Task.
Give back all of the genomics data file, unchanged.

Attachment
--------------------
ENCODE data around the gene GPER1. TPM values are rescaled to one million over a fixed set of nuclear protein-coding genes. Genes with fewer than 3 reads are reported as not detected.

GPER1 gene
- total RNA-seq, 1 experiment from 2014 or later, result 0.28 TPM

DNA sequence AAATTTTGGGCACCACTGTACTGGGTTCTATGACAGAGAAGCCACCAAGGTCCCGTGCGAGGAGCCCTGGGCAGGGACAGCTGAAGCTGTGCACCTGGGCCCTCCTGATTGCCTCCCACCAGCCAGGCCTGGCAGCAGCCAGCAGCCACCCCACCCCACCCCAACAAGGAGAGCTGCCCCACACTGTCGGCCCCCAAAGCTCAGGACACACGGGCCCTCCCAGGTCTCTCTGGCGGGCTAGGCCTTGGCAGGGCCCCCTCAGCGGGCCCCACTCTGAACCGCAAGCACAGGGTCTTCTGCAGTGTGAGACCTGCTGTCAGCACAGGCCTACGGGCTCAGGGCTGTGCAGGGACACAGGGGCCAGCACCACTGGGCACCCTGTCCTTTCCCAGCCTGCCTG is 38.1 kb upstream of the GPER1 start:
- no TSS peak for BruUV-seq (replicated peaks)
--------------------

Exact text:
ENCODE data around the gene GPER1. TPM values are rescaled to one million over a fixed set of nuclear protein-coding genes. Genes with fewer than 3 reads are reported as not detected.

GPER1 gene
- total RNA-seq, 1 experiment from 2014 or later, result 0.28 TPM

DNA sequence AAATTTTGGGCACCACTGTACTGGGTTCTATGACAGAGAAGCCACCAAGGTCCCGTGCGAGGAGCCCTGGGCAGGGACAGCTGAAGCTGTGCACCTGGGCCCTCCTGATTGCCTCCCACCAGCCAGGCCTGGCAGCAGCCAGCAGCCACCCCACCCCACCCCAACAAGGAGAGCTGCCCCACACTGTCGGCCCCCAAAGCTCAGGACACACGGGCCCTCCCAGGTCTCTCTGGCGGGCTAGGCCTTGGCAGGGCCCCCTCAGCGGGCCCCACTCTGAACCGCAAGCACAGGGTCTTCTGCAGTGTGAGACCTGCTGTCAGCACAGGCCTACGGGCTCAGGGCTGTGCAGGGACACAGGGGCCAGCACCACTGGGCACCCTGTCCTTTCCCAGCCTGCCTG is 38.1 kb upstream of the GPER1 start:
- no TSS peak for BruUV-seq (replicated peaks)